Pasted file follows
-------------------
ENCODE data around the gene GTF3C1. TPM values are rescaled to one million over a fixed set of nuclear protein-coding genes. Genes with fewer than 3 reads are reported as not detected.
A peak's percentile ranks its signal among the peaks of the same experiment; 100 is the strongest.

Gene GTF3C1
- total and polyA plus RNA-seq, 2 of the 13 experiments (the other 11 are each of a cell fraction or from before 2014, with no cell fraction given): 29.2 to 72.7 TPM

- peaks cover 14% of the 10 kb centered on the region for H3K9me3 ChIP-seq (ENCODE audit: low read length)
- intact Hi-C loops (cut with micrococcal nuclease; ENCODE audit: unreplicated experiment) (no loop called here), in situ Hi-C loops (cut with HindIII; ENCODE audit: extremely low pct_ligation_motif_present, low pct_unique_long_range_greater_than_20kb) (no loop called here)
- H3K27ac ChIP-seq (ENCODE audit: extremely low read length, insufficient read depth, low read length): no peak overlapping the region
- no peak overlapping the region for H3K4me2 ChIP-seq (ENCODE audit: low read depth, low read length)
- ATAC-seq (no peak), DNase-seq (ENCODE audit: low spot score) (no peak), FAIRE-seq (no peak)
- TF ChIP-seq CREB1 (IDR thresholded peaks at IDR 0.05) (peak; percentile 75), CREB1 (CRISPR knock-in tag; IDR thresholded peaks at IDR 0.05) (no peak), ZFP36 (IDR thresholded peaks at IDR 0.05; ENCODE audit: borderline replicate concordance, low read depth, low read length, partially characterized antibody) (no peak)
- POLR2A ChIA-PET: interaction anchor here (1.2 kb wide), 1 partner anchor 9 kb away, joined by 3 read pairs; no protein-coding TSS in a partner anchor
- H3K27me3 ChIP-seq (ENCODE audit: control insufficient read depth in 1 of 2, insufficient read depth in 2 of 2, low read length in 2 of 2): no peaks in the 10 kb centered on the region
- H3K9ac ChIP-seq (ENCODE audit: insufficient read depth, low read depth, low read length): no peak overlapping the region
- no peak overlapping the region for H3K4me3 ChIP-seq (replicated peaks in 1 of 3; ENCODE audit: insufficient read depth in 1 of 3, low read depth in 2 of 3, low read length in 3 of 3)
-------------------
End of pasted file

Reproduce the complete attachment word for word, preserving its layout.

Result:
ENCODE data around the gene GTF3C1. TPM values are rescaled to one million over a fixed set of nuclear protein-coding genes. Genes with fewer than 3 reads are reported as not detected.
A peak's percentile ranks its signal among the peaks of the same experiment; 100 is the strongest.

Gene GTF3C1
- total and polyA plus RNA-seq, 2 of the 13 experiments (the other 11 are each of a cell fraction or from before 2014, with no cell fraction given): 29.2 to 72.7 TPM

- peaks cover 14% of the 10 kb centered on the region for H3K9me3 ChIP-seq (ENCODE audit: low read length)
- intact Hi-C loops (cut with micrococcal nuclease; ENCODE audit: unreplicated experiment) (no loop called here), in situ Hi-C loops (cut with HindIII; ENCODE audit: extremely low pct_ligation_motif_present, low pct_unique_long_range_greater_than_20kb) (no loop called here)
- H3K27ac ChIP-seq (ENCODE audit: extremely low read length, insufficient read depth, low read length): no peak overlapping the region
- no peak overlapping the region for H3K4me2 ChIP-seq (ENCODE audit: low read depth, low read length)
- ATAC-seq (no peak), DNase-seq (ENCODE audit: low spot score) (no peak), FAIRE-seq (no peak)
- TF ChIP-seq CREB1 (IDR thresholded peaks at IDR 0.05) (peak; percentile 75), CREB1 (CRISPR knock-in tag; IDR thresholded peaks at IDR 0.05) (no peak), ZFP36 (IDR thresholded peaks at IDR 0.05; ENCODE audit: borderline replicate concordance, low read depth, low read length, partially characterized antibody) (no peak)
- POLR2A ChIA-PET: interaction anchor here (1.2 kb wide), 1 partner anchor 9 kb away, joined by 3 read pairs; no protein-coding TSS in a partner anchor
- H3K27me3 ChIP-seq (ENCODE audit: control insufficient read depth in 1 of 2, insufficient read depth in 2 of 2, low read length in 2 of 2): no peaks in the 10 kb centered on the region
- H3K9ac ChIP-seq (ENCODE audit: insufficient read depth, low read depth, low read length): no peak overlapping the region
- no peak overlapping the region for H3K4me3 ChIP-seq (replicated peaks in 1 of 3; ENCODE audit: insufficient read depth in 1 of 3, low read depth in 2 of 3, low read length in 3 of 3)